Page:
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How can we leverage our expertise on a European level so as to ensure European sovereignty in AI?

How can we leverage our expertise on a European level so as to ensure European sovereignty in AI?

Statement from Prof. Dr. Alexander Martin, Fraunhofer IIS director, responsible for the Positioning and Networks as well as the Supply Chain Services research areas

At the RTO Innovation Summit 2020 I was asked the following question: How can we leverage our expertise on a European level so as to ensure European sovereignty in AI? Here is my answer:

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We’ll be able to massively increase our AI expertise in Europe and then secure European sovereignty in AI if we focus on three things: data quality, sustainability and a federated AI ecosystem for Europe.

1. Data  

The first success factor is data. Data is the lifeblood of artificial intelligence. The better the data we feed into our AI, the better that AI will be. So we need the best data we can get – in terms of both quality and volume.  

We also need heterogeneous data. If we look at the coronavirus pandemic, it’s clear that data from one country alone is far less useful in, say, forecasting, than if we could use data from a number of European countries.

Don’t forget that AI is not an end in itself. It always needs an application domain to achieve its desired effect and benefit for our society. That’s why we need a common purpose and approach to the domain-specific supply of data for our AI projects.  

We all know that AI processes are only as good as the data they’re supplied with.

Prof. Dr. Alexander Martin, Fraunhofer IIS director, responsible for the Positioning and Networks as well as the Supply Chain Services research areas

2. Sustainability of AI Applications

The second key success factor is the sustainability of AI applications. When I say “sustainability,” I mean it in two different, but complementary domains: data and hardware.

First, data is a resource and we should be very mindful about how we handle it. As we all know, every search in a search engine results in CO2 emissions.

So we have to keep in mind: Not only is data very valuable, but collecting it and storing it produces CO2. The large high-performance computers for AI applications emit significant amounts of CO2 – and those levels are on the rise.

We have to keep this in mind, and that’s where we need to start. How do we do that? The most resource-efficient way possible for us to handle data is not to treat it in isolation, but to learn to take its entire life cycle into consideration.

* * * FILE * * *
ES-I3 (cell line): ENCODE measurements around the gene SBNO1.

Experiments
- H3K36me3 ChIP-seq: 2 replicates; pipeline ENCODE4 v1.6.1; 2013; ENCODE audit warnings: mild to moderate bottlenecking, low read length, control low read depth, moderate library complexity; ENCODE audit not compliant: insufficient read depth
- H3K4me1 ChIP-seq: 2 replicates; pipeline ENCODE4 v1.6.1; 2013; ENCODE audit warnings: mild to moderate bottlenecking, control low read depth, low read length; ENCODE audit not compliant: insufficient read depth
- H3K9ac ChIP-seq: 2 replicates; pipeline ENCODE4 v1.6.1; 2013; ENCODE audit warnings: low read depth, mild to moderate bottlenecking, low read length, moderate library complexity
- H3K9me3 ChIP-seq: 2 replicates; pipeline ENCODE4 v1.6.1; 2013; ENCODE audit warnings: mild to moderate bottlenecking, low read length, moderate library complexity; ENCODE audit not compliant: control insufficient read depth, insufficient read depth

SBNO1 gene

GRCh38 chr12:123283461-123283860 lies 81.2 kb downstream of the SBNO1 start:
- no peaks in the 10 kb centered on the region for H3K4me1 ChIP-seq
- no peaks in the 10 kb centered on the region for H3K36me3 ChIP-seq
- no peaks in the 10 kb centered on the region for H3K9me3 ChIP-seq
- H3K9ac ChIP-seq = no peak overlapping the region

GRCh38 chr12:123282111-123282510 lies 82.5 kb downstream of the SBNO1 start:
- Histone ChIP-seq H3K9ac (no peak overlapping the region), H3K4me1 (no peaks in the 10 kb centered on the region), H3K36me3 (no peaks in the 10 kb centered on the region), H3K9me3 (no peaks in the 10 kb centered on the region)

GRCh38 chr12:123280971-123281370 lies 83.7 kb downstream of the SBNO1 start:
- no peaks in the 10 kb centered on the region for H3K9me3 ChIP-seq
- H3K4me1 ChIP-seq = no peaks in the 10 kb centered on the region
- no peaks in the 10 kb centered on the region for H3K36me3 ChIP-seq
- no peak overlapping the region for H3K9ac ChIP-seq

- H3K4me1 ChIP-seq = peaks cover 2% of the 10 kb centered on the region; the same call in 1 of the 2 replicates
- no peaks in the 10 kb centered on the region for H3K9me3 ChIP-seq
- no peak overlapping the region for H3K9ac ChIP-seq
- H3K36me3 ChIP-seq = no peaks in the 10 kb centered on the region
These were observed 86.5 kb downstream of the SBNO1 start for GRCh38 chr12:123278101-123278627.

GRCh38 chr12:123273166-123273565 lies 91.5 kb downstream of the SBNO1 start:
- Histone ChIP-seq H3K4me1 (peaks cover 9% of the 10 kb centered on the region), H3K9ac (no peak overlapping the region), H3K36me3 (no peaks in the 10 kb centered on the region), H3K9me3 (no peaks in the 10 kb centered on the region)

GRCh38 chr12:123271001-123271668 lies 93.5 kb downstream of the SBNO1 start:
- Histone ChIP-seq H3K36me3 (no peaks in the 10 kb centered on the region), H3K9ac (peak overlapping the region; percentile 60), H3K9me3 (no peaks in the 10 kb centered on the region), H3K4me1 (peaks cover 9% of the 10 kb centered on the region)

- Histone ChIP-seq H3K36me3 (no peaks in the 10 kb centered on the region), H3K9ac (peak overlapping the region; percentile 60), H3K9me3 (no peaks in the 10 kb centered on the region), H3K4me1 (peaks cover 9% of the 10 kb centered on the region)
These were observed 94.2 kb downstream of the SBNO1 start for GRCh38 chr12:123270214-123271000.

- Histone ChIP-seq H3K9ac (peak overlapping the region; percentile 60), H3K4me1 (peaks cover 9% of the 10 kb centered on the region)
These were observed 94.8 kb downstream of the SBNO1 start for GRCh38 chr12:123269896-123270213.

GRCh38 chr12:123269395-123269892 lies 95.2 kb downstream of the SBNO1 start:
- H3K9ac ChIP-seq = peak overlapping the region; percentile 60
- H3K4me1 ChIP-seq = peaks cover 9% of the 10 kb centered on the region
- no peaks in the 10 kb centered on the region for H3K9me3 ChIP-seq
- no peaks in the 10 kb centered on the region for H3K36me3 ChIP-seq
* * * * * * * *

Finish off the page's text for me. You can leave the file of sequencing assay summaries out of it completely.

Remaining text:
What data am I even collecting? What’s the smartest and most efficient way to gather it?  What data should I store? And what data should I be regenerating every time if I want my process to be as sustainable as possible? What can we do to improve the sustainability, energy-efficiency and adaptability of the algorithms?

The second meaning of sustainability is that the hardware must be green and sustainable as well.

We need a sustainable infrastructure that consumes less energy and uses resources responsibly. At Fraunhofer we’re doing a lot of work in the field of Green ICT.

This is led by the Research Fab Microelectronics Germany, where Fraunhofer works very closely with the Leibniz Association. We look at all aspects of the value chain: from the technological processes, components and circuits to the system’s entire life cycle.

But even that is only the beginning. It’s vital here, too, that we strive for European collaboration. For example, Germany, France and Belgium have established a strong collaboration regarding hardware for next-generation computing.

3. A Federated Data Supply Concept

The third factor for achieving AI excellence in Europe is a bespoke, federated data supply concept. We can’t base this on the purely capitalist models of the US or on China’s state-controlled concepts.

In line with the federalist idea of Europe, we need a federated system for data in Europe that allows for optimum collaboration while retaining regional sovereignty over the data.

Through regional bodies of data – whether for a municipality, a group of companies or critical infrastructure such as an airport – we can ensure data security, rapid adaptability and simultaneously work more energy-efficiently.

The RTO Innovation Summit invites its audience to look to solutions from applied research and innovation and join ten leading European Research and Technology Organisations (RTOs) in discussing how to solve the greatest challenges of our time..

We need to think European and embrace collaboration

To boost these three success factors – data quality, sustainability and a federated data concept) – we need to think European and embrace collaboration. We need investment in applied research in close collaboration with industry to pave the way for successful AI applications.

 

Prof. Dr. Alexander Martin, Director Fraunhofer IIS

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